The desegregation of Central High School in Little Rock, Arkansas exactly sixty-four years ago this weekend remains a flashpoint in American history, the history of the Civil Rights Movement, and the history of education in the United States. Following the Brown v. Board decision of 1954 which rendered racial segregation of schools unconstitutional, the NAACP devised a plan to desegregate Central High School as a test case within the new legal environment created by the Brown decision. A group of nine Black students were selected to integrate the school and, upon their arrival, faced immense violent opposition from white mobs and armed forces deployed by Arkansas’ governor. Historian Taylor Branch described the event as “the most severe test of the Constitution since the Civil War” and the level of conflict it engendered seems to lend further credence to this comparison.
Like many American adults, I can tell you in specific detail where I was on the morning of September 11, 2001 and how the day unfolded as I learned of the terror attacks at the World Trade Center in New York City and the Pentagon. I was about one week into my sophomore year of high school, and in my English class in a classroom with a view of the Boston skyline. Because of the confusion of the day, and the fact that the planes that attacked the Twin Towers took off from Boston’s Logan Airport just 3 miles away, we were dismissed early. I found my younger brother and we walked home, confused and on edge.
On Tuesday evening, it was announced that former Minneapolis police officer Derek Chauvin has been found guilty of all charges leveled against him in connection with the death of George Floyd in May 2020. The twelve-person jury reached the unanimous verdict that Chauvin committed second-degree murder, third-degree murder, and second-degree manslaughter against Floyd nearly a year go. As we exhale in the wake of this decision, we must remain present to the unending stream of historical and contemporary violence that surrounds this guilty verdict.
This Black History Month and every month, there are a great many figures, moments, and concepts to highlight while teaching Black history in the classroom. But as information about possible material and approaches becomes more widely available, it can be difficult to pinpoint the best tools, strategies, and resources.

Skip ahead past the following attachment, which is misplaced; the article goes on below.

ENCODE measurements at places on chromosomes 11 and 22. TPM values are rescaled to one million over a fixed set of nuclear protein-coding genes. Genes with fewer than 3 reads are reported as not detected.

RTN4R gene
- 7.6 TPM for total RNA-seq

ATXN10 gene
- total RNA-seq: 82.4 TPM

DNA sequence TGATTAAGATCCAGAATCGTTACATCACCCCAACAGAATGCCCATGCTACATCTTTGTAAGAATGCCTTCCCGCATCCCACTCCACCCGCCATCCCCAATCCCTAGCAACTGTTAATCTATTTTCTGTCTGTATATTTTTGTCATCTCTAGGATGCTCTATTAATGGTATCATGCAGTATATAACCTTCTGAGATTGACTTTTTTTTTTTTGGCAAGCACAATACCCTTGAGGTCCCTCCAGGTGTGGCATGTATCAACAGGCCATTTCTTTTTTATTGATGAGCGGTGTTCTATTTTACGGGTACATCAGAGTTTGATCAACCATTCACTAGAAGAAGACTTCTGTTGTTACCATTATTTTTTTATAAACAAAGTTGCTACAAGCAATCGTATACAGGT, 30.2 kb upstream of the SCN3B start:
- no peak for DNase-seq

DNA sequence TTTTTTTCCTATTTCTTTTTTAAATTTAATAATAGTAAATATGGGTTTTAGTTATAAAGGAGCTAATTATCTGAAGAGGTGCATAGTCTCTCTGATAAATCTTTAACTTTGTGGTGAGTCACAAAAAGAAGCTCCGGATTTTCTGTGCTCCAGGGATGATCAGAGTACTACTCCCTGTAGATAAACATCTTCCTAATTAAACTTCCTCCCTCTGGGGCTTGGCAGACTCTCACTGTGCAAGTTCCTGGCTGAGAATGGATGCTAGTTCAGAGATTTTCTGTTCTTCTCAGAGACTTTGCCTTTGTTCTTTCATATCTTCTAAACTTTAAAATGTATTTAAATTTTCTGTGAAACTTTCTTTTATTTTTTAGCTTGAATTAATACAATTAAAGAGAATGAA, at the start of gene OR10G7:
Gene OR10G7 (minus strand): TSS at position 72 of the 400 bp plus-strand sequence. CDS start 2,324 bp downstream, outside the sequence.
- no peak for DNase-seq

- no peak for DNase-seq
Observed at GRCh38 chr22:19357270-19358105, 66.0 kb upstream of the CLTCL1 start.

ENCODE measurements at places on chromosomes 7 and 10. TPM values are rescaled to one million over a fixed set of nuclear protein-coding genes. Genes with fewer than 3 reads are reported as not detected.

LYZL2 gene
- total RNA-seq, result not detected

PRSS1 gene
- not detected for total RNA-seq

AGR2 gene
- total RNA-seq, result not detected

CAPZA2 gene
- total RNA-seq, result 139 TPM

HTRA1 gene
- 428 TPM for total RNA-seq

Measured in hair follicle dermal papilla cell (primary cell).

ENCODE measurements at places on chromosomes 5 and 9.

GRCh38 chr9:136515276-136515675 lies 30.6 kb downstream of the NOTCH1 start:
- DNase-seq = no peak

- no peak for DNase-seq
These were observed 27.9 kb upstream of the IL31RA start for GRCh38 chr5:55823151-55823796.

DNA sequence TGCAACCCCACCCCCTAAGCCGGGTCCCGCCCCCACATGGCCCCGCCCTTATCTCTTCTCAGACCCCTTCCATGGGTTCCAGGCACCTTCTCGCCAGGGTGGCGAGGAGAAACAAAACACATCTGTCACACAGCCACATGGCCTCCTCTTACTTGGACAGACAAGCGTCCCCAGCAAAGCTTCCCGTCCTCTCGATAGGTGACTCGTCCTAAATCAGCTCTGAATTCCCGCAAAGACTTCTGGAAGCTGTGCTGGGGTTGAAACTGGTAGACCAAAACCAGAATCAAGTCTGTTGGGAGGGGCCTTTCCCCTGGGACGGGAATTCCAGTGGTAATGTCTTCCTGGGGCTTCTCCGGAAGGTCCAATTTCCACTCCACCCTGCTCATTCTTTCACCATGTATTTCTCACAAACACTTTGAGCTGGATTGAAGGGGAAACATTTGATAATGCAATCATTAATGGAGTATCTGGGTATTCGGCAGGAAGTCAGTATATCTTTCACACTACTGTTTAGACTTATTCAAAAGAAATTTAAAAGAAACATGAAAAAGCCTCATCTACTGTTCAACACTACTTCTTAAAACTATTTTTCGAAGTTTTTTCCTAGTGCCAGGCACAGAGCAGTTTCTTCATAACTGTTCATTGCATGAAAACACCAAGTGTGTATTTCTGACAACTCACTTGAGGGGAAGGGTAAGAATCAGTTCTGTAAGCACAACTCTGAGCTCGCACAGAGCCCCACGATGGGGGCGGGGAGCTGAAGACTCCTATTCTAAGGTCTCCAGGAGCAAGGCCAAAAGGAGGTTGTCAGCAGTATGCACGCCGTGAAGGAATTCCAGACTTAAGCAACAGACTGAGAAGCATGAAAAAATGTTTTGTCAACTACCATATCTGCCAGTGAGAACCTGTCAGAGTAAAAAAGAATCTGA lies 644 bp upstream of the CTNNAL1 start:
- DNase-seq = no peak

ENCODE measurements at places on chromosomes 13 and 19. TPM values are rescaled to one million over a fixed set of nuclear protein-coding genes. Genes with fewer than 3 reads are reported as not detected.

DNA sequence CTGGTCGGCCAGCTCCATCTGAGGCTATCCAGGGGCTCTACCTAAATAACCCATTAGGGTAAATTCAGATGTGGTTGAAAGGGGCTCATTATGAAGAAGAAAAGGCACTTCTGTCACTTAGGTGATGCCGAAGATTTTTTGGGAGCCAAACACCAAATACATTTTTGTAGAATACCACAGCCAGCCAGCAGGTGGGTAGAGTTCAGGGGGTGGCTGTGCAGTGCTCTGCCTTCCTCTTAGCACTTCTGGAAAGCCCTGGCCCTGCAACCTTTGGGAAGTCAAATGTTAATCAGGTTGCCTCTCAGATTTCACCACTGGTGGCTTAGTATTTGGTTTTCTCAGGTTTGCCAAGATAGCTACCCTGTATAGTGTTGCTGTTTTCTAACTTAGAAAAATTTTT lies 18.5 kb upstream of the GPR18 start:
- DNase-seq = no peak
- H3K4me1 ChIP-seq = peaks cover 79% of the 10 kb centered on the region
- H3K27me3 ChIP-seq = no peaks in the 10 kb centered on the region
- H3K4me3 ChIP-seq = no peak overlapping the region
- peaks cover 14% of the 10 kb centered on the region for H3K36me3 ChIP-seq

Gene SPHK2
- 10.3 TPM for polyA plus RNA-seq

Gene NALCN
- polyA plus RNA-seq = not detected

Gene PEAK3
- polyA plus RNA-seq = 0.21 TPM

Below is a curated list of classroom resources and educator-facing workshops available from Facing History’s peer and partner organizations across the education space this month.
Facing History Cleveland recently offered a riveting professional development webinar to Ohio-based educators called “Standing on Their Shoulders: Unsung Women of the Civil Rights Movement.” There, Program Director Pamela Donaldson and Senior Program Associate Lisa Lefstein-Berusch provided educators with strategies and frameworks they can use to broaden students’ knowledge of the contributions Black women made to the movement, as well as deepen students’ understanding of specific strategies that have driven social change. And soon, educators around the country will have the chance to access this professional development opportunity. As we teach about histories of oppression—including the events of the Reconstruction and Jim Crow Eras—making space for stories of agency is critically important. At Facing History, we believe it’s vital that students not only learn how Black women have been acted upon by outside forces, but also how Black women have taken action to shape the world and their own lives.
As we begin Black History Month 2021, it is clear that we are living through extraordinary times. We have seen many landmark events in Black history over the last year ranging from the explosion of the Black Lives Matter movement to the election of the first Black female Vice President of the United States. Determining how to structure reflection on these subjects in the classroom can be challenging, and one way to get started is to prioritize our own learning as educators.
Black History Month will soon begin and, after a history-making twelve months, we have an opportunity to expand our understanding of what Black history is and how we teach it in the classroom.
We believe at Facing History that Black history is American history and that all educators have the responsibility to teach it well all year. But in these times of rapid, profound change and always-on news cycles, it can be difficult to know where to start. The enhanced focus on Black history that accompanies Black History Month each February is an opportunity to commit or recommit to learning and teaching Black history and contemporary issues, regardless of one’s starting point as an educator.
As we approach Inauguration Day on Wednesday, January 20th, we lie at the crossroads of progress and regress; of inclusive representative democracy and mob rule. With so much fear and uncertainty in the air, it is easy to forget the fact that we approach a significant national milestone this week.
“Freedom is not won by a passive acceptance of suffering. Freedom is won by a struggle against suffering.
By this measure, Negroes have not yet paid the full price for freedom.
And whites have not yet faced the full cost of justice.”
―Dr. Martin Luther King Jr., Where Do We Go from Here: Chaos or Community?